The Raven

One poem can have multiple meanings. Depending on the perspective, a happy poem can become sad. Something that was supposed to be meaningful can turn into a joke. In “The Raven”, Edgar Allen Poe took advantage of the power of perspective. He somehow created a poem vague enough to match anyone’s mindset, but detailed enough to carry on a story of its own. One way to look at the poem is not as death or going to heaven, but to see it as the state between life and death.

When people leave the earth, they have many questions. What will the people they leave behind feel? Will they be missed? Where did their loved ones end up? Will they have company in the new world where they will live out their afterlife? The narrator asked many question once he realized what the raven knew. Though it only repeated the word “nevermore,” it still answered his questions indirectly. Though Christians don’t hold this belief, some folklore talks about Reapers and Purgatory. It mentions things like the veil between the living, and those who couldn’t move on. Reapers are believed to show up and take the “essence” or soul or a person when it’s their time to go.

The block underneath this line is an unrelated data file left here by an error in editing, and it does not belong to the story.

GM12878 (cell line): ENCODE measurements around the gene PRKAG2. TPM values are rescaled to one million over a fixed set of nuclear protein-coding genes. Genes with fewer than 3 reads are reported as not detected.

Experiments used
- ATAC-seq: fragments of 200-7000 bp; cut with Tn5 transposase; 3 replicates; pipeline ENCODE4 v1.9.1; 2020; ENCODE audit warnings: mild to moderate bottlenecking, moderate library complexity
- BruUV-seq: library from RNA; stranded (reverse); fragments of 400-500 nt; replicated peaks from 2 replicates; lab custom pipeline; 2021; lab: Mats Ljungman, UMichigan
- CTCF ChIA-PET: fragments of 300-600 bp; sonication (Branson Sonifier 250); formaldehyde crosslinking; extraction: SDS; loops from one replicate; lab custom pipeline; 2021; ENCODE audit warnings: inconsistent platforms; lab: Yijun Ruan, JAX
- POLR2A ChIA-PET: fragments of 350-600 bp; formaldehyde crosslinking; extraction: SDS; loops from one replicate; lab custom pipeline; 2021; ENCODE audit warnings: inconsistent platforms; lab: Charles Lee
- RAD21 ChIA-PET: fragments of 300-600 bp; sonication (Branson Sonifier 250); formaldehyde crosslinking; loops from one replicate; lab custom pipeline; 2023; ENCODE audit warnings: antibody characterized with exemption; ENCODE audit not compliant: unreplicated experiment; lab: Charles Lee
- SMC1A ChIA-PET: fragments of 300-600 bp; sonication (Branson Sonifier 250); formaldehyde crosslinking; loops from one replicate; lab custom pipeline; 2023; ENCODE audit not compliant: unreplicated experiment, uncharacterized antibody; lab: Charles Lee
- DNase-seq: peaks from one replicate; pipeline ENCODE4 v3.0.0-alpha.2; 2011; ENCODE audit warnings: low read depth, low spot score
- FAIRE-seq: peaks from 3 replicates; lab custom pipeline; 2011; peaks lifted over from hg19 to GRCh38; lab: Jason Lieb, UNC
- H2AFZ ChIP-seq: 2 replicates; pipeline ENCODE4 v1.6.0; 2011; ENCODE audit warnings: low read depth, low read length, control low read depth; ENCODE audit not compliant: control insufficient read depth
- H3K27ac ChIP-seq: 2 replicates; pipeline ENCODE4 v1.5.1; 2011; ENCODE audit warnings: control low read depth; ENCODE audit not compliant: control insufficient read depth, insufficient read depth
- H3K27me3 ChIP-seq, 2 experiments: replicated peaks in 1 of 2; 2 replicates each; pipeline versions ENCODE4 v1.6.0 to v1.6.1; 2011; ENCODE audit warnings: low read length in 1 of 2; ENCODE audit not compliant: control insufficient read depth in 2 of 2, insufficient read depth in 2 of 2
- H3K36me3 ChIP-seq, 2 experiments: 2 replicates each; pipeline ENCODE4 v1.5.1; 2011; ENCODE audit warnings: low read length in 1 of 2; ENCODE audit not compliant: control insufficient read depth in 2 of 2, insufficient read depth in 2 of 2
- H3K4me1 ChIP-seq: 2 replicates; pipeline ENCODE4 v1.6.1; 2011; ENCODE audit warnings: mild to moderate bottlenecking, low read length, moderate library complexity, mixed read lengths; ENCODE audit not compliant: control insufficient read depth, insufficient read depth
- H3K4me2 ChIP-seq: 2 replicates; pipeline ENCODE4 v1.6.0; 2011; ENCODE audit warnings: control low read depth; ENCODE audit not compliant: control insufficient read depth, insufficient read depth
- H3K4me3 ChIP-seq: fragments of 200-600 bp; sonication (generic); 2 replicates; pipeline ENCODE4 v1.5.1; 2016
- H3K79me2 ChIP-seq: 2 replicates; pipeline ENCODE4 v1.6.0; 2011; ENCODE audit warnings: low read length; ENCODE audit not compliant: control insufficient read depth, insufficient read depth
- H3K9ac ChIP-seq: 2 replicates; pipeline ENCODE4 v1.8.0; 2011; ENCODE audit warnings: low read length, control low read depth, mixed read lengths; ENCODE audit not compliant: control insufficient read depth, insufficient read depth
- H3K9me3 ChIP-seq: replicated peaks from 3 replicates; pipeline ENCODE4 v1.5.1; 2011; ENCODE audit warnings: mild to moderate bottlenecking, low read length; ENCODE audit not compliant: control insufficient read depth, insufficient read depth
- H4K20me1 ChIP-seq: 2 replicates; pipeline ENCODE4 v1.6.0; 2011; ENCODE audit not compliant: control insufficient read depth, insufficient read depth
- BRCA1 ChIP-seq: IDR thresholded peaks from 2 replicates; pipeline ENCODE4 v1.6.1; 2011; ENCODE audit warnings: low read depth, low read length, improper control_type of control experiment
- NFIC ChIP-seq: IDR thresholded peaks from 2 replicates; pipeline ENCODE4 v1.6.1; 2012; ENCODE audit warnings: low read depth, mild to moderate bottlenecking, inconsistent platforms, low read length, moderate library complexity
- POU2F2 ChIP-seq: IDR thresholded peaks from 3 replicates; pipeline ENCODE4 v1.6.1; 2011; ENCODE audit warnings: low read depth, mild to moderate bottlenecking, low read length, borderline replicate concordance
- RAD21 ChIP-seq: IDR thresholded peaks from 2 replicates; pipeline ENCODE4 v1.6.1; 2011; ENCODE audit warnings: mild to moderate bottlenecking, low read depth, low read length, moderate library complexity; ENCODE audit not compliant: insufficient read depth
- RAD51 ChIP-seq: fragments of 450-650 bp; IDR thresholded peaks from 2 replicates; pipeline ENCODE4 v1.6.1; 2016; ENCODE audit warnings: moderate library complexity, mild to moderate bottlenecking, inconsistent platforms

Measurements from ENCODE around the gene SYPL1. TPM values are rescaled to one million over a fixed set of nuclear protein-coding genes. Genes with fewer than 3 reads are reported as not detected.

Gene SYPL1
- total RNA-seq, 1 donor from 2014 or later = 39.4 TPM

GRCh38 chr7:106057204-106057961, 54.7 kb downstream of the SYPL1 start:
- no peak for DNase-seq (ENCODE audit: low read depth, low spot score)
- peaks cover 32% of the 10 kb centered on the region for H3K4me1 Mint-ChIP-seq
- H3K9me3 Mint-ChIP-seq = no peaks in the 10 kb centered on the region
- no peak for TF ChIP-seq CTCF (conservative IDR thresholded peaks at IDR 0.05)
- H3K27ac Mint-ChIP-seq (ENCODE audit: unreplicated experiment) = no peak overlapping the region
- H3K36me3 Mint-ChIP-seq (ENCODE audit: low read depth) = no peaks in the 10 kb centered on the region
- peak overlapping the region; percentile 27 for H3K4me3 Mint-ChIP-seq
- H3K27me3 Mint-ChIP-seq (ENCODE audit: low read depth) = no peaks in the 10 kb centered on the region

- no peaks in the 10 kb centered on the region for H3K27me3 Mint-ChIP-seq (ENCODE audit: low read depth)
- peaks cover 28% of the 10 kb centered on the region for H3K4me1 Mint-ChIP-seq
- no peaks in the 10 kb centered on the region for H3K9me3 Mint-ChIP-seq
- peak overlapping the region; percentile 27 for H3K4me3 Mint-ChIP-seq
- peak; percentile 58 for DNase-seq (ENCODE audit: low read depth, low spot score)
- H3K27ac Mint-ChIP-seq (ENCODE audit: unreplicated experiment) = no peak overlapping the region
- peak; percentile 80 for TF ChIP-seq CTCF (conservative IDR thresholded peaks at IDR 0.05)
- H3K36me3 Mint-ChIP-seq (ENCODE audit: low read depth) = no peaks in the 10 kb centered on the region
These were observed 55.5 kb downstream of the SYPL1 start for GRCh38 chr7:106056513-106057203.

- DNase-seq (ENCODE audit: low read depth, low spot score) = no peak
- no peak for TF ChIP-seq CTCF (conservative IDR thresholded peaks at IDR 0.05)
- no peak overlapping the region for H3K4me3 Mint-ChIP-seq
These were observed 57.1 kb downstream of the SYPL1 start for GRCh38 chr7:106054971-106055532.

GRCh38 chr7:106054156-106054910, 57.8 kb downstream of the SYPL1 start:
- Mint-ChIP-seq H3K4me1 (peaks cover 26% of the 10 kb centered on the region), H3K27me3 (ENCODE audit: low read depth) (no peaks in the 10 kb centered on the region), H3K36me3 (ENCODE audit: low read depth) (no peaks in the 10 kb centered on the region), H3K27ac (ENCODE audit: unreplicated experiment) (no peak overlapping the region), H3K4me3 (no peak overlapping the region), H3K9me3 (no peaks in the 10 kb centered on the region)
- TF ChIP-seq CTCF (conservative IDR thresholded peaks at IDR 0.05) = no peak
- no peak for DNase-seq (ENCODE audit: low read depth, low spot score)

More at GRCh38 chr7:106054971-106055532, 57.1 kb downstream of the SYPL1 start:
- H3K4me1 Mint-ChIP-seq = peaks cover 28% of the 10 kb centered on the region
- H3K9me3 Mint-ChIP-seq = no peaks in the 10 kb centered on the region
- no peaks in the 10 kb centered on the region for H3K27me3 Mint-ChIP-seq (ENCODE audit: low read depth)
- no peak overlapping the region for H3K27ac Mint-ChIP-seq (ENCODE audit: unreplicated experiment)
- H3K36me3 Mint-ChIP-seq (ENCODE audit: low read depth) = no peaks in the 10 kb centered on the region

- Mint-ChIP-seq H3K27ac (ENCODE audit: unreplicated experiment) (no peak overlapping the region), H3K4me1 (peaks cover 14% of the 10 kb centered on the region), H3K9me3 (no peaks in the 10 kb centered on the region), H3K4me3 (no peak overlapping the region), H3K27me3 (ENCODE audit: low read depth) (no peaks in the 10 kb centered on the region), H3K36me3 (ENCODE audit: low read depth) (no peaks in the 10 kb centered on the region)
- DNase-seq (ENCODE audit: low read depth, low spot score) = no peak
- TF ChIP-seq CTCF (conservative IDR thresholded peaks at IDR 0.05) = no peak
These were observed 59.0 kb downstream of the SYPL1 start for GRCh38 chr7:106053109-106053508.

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The raven could have been a symbol for a Reaper coming to let the speaker know that his time was up. It could have also been a sign that he was stuck in Purgatory. Purgatory is the world in between heaven and hell. In this state, people ask all the questions they knew wouldn’t be answered on earth. The narrator spoke about dozing off but never mentioned waking up. This could be a sign that he actually died and everything he was seeing was a detour before being stuck in his own personal hell.

This beautiful poem captures the vague essence of death and all of its enticing mystery.